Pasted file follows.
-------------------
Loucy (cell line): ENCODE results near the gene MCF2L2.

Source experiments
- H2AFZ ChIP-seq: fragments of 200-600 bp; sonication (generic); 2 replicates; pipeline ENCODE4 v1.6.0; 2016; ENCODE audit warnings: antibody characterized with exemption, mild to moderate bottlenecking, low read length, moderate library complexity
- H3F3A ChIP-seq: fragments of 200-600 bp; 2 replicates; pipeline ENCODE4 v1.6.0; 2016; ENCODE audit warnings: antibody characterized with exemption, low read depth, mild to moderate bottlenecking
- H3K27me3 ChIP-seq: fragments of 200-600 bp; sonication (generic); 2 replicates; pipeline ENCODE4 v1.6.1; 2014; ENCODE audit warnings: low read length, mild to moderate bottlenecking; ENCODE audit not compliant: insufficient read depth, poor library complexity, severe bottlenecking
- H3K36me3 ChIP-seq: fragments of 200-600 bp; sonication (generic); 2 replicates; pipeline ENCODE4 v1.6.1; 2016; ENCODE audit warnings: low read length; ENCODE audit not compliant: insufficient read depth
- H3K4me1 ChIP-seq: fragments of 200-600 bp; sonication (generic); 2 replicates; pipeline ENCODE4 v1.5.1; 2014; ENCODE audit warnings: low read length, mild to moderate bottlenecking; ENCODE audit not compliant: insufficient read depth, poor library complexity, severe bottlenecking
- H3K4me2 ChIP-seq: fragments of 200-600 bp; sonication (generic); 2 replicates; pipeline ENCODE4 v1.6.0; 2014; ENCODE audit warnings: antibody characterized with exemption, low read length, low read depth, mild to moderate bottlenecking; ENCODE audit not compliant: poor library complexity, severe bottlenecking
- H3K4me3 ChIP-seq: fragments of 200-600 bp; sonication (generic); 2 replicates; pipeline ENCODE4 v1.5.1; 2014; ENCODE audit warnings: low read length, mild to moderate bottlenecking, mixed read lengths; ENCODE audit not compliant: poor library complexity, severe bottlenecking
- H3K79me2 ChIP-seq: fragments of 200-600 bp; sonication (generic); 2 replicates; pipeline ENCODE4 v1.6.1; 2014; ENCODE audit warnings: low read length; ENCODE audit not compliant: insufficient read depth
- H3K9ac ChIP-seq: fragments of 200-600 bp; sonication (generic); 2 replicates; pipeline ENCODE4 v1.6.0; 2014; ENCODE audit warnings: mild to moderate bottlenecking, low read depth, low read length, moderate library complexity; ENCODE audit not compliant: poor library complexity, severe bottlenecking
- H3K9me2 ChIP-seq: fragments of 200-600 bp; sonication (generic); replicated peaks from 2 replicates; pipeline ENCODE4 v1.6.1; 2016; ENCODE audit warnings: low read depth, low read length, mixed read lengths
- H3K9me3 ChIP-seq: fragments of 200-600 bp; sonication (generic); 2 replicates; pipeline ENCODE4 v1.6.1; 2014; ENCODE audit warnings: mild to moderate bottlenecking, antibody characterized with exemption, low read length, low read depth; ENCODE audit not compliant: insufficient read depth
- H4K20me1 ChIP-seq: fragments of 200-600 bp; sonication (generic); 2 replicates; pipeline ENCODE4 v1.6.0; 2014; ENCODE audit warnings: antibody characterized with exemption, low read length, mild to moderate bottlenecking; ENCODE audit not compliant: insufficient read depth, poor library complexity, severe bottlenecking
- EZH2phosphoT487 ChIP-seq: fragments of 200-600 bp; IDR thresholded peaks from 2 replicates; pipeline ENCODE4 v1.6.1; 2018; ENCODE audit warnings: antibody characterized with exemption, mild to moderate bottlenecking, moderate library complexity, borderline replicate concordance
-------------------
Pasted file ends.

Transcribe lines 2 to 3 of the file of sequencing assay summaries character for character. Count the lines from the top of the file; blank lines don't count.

Source experiments
- H2AFZ ChIP-seq: fragments of 200-600 bp; sonication (generic); 2 replicates; pipeline ENCODE4 v1.6.0; 2016; ENCODE audit warnings: antibody characterized with exemption, mild to moderate bottlenecking, low read length, moderate library complexity